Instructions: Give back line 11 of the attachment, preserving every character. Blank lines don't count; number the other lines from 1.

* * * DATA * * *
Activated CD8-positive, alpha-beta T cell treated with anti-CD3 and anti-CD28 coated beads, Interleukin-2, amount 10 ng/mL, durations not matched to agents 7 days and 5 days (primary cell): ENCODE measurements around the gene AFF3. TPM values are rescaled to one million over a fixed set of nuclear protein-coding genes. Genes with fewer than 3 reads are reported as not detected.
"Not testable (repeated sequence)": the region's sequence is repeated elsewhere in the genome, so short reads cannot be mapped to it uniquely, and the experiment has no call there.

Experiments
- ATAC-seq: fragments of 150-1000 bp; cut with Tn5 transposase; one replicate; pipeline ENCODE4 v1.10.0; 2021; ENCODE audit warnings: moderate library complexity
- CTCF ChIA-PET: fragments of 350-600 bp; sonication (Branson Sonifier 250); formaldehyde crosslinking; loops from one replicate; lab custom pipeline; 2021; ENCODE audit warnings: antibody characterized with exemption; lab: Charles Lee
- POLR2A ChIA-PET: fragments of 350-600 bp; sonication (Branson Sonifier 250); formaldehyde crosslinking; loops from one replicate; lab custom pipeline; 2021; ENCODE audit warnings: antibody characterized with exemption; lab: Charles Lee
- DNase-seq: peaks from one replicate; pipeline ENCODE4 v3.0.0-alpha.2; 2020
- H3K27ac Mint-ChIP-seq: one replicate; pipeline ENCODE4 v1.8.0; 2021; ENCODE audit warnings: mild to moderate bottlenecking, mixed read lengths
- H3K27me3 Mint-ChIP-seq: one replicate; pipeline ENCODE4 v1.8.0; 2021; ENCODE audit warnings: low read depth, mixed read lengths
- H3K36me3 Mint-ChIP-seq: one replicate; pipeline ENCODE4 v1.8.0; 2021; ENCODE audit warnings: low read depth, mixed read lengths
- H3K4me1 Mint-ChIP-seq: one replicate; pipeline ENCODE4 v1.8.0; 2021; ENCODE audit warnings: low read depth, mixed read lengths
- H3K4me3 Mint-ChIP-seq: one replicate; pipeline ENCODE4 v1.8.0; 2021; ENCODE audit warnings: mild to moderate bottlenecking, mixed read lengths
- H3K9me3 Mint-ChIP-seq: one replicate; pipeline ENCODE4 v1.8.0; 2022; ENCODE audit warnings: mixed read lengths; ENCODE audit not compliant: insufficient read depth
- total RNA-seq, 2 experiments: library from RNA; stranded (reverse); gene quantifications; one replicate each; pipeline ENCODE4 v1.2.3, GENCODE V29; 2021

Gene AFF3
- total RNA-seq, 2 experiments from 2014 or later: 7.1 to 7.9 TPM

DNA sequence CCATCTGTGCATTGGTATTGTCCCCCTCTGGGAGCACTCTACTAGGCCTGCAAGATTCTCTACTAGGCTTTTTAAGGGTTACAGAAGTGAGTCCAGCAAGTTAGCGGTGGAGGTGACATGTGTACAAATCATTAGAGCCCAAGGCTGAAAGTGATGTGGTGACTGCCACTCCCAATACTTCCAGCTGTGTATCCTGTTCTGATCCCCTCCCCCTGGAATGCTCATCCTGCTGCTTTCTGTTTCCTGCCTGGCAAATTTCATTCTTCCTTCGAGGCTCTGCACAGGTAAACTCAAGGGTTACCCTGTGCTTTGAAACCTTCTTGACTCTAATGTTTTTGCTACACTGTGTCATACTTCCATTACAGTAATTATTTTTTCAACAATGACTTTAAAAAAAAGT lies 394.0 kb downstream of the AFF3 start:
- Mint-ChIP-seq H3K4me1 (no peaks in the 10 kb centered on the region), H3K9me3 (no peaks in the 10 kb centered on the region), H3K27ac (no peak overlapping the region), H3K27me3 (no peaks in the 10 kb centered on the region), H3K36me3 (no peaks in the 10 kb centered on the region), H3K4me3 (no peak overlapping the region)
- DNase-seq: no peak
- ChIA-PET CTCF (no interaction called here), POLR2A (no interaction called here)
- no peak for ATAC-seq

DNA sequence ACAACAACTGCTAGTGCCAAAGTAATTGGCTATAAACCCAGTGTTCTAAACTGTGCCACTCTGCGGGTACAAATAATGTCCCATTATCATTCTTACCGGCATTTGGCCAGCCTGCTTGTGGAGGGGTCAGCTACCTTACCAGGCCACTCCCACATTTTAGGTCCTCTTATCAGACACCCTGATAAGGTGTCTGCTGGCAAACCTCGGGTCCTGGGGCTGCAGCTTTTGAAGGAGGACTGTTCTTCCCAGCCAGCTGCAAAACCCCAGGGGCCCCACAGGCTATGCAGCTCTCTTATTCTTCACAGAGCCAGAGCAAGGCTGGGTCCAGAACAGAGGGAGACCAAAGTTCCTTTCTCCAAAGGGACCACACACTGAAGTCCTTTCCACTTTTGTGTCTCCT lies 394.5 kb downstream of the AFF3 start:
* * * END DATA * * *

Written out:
- H3K4me1 Mint-ChIP-seq: one replicate; pipeline ENCODE4 v1.8.0; 2021; ENCODE audit warnings: low read depth, mixed read lengths